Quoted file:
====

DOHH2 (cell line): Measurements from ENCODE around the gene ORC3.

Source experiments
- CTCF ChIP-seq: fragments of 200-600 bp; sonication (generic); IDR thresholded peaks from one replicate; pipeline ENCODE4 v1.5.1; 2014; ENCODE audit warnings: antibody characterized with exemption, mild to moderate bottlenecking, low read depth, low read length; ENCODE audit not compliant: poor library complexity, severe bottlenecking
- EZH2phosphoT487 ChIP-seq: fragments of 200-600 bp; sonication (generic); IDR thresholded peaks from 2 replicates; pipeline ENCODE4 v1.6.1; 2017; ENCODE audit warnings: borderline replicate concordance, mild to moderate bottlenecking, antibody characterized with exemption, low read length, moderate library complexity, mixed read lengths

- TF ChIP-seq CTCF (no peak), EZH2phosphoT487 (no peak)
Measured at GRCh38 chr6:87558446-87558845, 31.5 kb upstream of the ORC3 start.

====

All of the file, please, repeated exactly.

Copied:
DOHH2 (cell line): Measurements from ENCODE around the gene ORC3.

Source experiments
- CTCF ChIP-seq: fragments of 200-600 bp; sonication (generic); IDR thresholded peaks from one replicate; pipeline ENCODE4 v1.5.1; 2014; ENCODE audit warnings: antibody characterized with exemption, mild to moderate bottlenecking, low read depth, low read length; ENCODE audit not compliant: poor library complexity, severe bottlenecking
- EZH2phosphoT487 ChIP-seq: fragments of 200-600 bp; sonication (generic); IDR thresholded peaks from 2 replicates; pipeline ENCODE4 v1.6.1; 2017; ENCODE audit warnings: borderline replicate concordance, mild to moderate bottlenecking, antibody characterized with exemption, low read length, moderate library complexity, mixed read lengths

- TF ChIP-seq CTCF (no peak), EZH2phosphoT487 (no peak)
Measured at GRCh38 chr6:87558446-87558845, 31.5 kb upstream of the ORC3 start.